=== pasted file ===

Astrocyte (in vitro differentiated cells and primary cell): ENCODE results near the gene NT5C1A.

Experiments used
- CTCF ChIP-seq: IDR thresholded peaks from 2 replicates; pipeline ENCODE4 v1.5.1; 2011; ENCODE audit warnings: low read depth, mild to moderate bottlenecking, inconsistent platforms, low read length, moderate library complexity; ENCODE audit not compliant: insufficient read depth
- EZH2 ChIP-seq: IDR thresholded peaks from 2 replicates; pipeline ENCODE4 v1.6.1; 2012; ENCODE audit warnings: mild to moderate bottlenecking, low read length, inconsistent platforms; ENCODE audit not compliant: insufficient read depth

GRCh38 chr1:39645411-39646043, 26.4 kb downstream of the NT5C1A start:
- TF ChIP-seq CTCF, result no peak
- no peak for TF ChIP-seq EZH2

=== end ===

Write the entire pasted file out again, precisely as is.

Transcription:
Astrocyte (in vitro differentiated cells and primary cell): ENCODE results near the gene NT5C1A.

Experiments used
- CTCF ChIP-seq: IDR thresholded peaks from 2 replicates; pipeline ENCODE4 v1.5.1; 2011; ENCODE audit warnings: low read depth, mild to moderate bottlenecking, inconsistent platforms, low read length, moderate library complexity; ENCODE audit not compliant: insufficient read depth
- EZH2 ChIP-seq: IDR thresholded peaks from 2 replicates; pipeline ENCODE4 v1.6.1; 2012; ENCODE audit warnings: mild to moderate bottlenecking, low read length, inconsistent platforms; ENCODE audit not compliant: insufficient read depth

GRCh38 chr1:39645411-39646043, 26.4 kb downstream of the NT5C1A start:
- TF ChIP-seq CTCF, result no peak
- no peak for TF ChIP-seq EZH2